Chris (Evelyn Chrystalla) Pielou is recognized for her excellence and distinguished service in the fields of mathematical ecology and ecological diversity. She wrote six books in the area of Mathematical Ecology and Ecological Diversity between 1969 and 1984. After her retirement, she continued to write popular books on ecosystems and environmental topics. In journal articles she developed a mathematical measure of associations among groups of species, which serves as a measure of the “structure” of multi-species communities. She was also interested in inter-relationships among ecology, biogeography, and the paleo-equivalents of ecological communities.
C.S. (Buzz) Holling is best known for two scientific advances: the functional responses of predators to prey and the concept of the resilience of social-ecological systems. These ideas have become cornerstones to contemporary ecosystem management and research into sustainability and conservation. Dr. Holling has made, and continues to make, important contributions to ecology and evolution. He has profoundly influenced students, researchers through his research and teaching.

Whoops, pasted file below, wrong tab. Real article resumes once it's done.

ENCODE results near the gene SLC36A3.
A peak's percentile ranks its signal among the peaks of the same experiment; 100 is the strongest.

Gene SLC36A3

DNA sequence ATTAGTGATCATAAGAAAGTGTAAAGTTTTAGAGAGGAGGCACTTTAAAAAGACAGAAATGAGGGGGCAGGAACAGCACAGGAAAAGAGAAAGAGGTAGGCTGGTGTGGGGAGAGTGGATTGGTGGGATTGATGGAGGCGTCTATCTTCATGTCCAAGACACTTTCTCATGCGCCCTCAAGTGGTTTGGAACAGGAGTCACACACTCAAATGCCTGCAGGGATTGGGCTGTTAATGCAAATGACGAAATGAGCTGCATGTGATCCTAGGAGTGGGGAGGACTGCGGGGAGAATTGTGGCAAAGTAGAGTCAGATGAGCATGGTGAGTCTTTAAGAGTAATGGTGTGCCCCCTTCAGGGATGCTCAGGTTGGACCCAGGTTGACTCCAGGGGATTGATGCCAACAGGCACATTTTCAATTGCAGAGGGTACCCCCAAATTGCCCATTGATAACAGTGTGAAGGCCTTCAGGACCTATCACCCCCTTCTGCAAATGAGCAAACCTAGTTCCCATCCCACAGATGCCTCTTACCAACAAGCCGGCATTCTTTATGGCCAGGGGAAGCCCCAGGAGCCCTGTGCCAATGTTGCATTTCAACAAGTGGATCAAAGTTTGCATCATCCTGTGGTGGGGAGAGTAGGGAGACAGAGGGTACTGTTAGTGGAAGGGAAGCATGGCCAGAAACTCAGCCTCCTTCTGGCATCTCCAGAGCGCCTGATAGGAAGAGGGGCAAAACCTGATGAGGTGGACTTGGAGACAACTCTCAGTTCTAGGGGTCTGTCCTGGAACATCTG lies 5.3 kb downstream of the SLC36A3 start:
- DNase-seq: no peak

Harold H. Harvey was instrumental in identifying the acidification of North American aquatic ecosystems, and the impact this change had on the ecosystems. He devoted a great amount of his time to raise the consciousness of the Canadian and American public and policy makers to acidification problems. His numerous critical contributions eventually led to both countries imposing strict controls on emissions. His research and its impact on the public and policy makers ultimately minimized further degradation of hundreds of thousands of lakes and streams in North America thereby allowing their chemical and ecological recovery.